Observant readers will have noted a pattern emerge from my writing. Specifically, whenever my writing verges into the area of team building, I will usually describe Tuckman’s model of group development in relatively disparaging terms. It got a bit of a swipe in an earlier discussion of models, and another derogatory comment in a discussion of the role and value of team building activities.
Tuckman’s model came up again a couple of weeks ago, as I’ve been exploring the value of simple models. Intriguingly, of all the models I cited over several articles, it was the only one that I spoke of dismissively. Last week, a reader appropriately called me out on it, in that it is a pattern he’s observed in my writing and speaking for a while. If Tuckman’s model comes up with me, it’s not going to be discussed in a positive light.
Those observations happen a lot more over on projectmanagement.com, and there’s a reason for that. Part of that reason is that I’m specifically exploring the dimensions of project management in my writing and speaking there, where on my own blog I cast my net more broadly in terms of topic and focus. The other aspect is that, in the world of the project management community, Tuckman’s model is pretty much the only one that is ever acknowledged, discussed, addressed or taught. That is a pretty deplorable reality.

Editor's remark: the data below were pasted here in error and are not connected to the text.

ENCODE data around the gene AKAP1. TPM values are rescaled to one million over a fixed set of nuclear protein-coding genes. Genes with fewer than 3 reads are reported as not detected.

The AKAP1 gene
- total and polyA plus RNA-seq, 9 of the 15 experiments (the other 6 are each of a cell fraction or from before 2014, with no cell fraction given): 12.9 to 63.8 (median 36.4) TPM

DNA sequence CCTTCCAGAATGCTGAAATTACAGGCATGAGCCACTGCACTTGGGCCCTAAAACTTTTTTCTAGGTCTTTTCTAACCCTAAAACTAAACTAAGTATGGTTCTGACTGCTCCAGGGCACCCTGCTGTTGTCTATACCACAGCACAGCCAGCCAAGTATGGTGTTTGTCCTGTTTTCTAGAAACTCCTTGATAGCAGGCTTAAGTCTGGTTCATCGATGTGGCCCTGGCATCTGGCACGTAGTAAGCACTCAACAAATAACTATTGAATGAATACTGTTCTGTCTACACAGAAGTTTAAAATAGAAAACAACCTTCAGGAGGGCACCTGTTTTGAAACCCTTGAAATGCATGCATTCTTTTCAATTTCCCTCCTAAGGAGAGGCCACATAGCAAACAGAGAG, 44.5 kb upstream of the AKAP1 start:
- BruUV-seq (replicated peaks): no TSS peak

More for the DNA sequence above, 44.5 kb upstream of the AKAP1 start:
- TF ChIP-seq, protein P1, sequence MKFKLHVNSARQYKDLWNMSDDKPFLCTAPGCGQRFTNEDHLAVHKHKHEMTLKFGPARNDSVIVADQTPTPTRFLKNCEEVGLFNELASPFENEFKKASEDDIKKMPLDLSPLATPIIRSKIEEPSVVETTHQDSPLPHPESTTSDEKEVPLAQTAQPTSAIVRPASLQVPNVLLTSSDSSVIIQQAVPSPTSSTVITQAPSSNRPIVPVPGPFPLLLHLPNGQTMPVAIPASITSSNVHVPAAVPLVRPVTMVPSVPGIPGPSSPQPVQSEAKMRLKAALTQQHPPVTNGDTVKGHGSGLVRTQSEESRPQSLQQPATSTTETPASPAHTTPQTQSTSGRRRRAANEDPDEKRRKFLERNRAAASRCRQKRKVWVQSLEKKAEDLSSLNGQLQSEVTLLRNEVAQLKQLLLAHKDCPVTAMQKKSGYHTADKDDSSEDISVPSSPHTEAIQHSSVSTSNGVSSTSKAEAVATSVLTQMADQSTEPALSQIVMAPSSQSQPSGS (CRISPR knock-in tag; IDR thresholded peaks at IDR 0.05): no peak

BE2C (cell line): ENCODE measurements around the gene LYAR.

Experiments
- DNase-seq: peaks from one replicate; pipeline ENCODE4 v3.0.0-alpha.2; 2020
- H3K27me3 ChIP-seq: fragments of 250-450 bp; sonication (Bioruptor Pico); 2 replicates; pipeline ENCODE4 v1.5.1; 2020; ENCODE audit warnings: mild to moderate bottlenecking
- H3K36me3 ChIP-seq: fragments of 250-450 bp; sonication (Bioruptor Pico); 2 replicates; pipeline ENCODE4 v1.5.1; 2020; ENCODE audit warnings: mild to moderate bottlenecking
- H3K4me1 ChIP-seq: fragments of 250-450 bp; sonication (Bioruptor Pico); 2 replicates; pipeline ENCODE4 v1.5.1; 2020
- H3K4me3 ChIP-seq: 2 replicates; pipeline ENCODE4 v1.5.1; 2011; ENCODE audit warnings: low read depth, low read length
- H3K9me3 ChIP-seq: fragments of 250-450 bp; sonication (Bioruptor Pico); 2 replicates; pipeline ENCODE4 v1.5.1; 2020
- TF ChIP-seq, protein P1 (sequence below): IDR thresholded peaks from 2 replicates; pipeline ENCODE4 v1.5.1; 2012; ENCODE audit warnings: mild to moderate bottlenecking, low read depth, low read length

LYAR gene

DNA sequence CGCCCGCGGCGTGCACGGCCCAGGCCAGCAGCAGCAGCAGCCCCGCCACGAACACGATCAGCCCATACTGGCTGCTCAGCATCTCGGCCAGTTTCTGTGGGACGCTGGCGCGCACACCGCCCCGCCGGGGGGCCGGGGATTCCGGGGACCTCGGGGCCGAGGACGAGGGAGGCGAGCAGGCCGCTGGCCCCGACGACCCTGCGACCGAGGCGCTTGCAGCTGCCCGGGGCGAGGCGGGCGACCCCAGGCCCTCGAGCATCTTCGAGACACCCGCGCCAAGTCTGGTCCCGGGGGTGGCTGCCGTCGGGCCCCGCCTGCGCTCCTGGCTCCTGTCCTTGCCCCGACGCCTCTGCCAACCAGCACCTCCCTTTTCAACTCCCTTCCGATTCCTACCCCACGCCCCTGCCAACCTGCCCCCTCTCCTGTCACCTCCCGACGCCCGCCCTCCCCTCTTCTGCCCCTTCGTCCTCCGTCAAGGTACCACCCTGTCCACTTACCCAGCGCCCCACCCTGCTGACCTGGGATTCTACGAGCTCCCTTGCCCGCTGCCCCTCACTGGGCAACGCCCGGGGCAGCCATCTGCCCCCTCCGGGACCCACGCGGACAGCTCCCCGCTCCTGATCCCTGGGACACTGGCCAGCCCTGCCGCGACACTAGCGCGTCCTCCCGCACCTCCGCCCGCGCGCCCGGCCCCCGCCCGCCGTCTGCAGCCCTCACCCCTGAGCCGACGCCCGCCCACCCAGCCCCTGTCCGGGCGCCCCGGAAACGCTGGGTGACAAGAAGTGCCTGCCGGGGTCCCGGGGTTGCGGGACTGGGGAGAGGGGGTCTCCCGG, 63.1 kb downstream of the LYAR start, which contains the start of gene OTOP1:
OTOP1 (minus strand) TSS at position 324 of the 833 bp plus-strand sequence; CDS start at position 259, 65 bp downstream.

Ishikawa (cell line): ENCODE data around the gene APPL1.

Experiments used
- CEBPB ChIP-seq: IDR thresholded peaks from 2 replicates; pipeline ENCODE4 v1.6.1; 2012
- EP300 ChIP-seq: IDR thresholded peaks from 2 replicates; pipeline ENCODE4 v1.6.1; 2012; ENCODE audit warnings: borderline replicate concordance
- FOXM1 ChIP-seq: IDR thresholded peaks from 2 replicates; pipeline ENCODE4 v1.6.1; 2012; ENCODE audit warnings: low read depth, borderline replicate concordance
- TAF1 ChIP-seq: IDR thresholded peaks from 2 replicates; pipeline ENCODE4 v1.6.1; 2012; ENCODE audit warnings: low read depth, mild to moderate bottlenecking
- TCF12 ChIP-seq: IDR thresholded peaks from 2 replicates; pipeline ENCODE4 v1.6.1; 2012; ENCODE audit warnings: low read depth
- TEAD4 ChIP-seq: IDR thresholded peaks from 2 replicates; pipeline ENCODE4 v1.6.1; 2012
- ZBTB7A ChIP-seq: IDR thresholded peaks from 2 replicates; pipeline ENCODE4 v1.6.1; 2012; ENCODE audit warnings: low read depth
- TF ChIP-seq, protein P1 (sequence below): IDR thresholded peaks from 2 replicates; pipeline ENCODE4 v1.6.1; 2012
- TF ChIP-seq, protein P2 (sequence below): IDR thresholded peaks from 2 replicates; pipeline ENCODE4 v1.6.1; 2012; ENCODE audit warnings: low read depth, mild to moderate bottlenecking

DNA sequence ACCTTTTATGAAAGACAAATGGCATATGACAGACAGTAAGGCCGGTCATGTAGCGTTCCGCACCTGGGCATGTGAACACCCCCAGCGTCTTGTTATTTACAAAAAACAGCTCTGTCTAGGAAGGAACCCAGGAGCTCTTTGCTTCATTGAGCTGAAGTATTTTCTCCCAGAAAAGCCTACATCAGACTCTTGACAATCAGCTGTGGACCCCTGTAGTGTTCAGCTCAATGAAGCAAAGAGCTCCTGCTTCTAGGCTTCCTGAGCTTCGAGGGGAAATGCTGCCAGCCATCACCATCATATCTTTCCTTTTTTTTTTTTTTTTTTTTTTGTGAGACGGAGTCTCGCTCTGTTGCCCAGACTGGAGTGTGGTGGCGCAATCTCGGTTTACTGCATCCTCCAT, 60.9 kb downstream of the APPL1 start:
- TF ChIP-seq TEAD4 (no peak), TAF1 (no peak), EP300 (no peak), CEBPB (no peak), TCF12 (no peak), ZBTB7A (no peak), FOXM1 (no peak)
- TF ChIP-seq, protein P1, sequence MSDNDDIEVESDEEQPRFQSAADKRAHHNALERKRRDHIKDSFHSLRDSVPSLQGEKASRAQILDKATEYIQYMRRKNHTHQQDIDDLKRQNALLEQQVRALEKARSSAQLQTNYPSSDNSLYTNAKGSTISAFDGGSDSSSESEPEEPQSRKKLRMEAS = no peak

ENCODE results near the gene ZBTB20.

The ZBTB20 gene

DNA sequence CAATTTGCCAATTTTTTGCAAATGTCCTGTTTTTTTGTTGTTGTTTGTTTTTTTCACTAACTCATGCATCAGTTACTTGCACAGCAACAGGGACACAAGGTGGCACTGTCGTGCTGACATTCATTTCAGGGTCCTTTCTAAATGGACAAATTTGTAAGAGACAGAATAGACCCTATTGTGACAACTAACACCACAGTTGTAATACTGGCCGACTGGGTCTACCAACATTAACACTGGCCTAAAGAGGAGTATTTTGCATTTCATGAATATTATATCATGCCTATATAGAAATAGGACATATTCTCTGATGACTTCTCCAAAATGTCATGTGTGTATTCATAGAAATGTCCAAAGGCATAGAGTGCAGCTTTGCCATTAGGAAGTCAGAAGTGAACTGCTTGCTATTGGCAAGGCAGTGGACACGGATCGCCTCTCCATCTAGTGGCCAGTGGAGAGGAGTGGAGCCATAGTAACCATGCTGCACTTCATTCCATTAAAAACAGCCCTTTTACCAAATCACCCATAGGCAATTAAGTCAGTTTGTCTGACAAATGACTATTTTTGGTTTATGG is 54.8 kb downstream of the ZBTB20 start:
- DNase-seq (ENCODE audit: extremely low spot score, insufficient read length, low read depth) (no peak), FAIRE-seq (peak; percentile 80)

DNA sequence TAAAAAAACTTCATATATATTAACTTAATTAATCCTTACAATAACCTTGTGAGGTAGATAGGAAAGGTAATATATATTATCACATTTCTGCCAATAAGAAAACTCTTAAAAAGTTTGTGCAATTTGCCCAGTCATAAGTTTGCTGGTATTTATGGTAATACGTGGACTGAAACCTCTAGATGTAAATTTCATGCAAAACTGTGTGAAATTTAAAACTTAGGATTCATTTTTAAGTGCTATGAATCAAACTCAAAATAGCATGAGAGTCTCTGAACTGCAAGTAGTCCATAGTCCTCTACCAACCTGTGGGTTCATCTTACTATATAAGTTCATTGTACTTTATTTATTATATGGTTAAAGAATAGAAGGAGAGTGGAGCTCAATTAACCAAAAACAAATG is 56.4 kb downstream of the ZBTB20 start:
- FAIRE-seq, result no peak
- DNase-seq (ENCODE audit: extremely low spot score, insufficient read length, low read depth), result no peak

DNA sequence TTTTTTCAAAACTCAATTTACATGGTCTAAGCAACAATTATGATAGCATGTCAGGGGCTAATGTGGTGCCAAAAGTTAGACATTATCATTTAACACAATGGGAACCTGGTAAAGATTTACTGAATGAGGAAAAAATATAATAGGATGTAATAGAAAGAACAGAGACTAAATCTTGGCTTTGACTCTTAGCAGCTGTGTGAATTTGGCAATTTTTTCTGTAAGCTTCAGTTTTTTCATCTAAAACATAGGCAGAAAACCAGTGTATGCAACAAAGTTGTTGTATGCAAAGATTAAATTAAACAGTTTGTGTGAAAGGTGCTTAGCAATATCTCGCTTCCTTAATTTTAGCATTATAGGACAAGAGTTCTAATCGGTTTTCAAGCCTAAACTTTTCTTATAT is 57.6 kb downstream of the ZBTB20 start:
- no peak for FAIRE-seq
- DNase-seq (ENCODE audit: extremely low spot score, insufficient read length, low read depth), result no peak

As I’ve discussed several time in the past, project management owes its origins to a vast array of fields, domains and subject areas. Some of those origins are direct, and obviously relevant. The development of project scheduling methods at Dupont to manage large-scale turnarounds and at the US Department of Defense to manage the Polaris program (which are widely acknowledged as the origins of CPM and PERT, respectively) are examples. Earned value management also emerged out of the Department of Defense, initially becoming mandated on Air Force programs in the 1960s.
While those components represent many of the fundamental moving parts of what we recognize as project management, there are many, many more models and concepts that have been borrowed, hijacked and stolen in evolving the overall definition of project management that forms the basis for certification. That’s why holders of a PMP are required to know about any number of models that arose in the early-to-mid twentieth century, including Theory X, Theory Y, Maslow’s Hierarchy of Needs and—for extra bonus points—the Sapir-Whorf hypothesis. A gold star to anyone who asked with incredulity while studying, “when will I ever practically use these in project management?” The answer is not likely ever.
To a certain extent, much of what gets incorporated directly in definitions of project management—or by inference through inclusion in the certification exams—looks like someone went shopping for models so they could flesh out the framework and give it some substance. A big source of these were the various reference sources published by Goal/QPC (a source that will be familiar to anyone that has dabbled in quality management). This is why the knowledge area of Quality Management relies as heavily as it does on the seven tools of quality control and the seven tools of quality assurance; they are pretty much lifted wholesale directly from Goal/QPC’s Memory Jogger.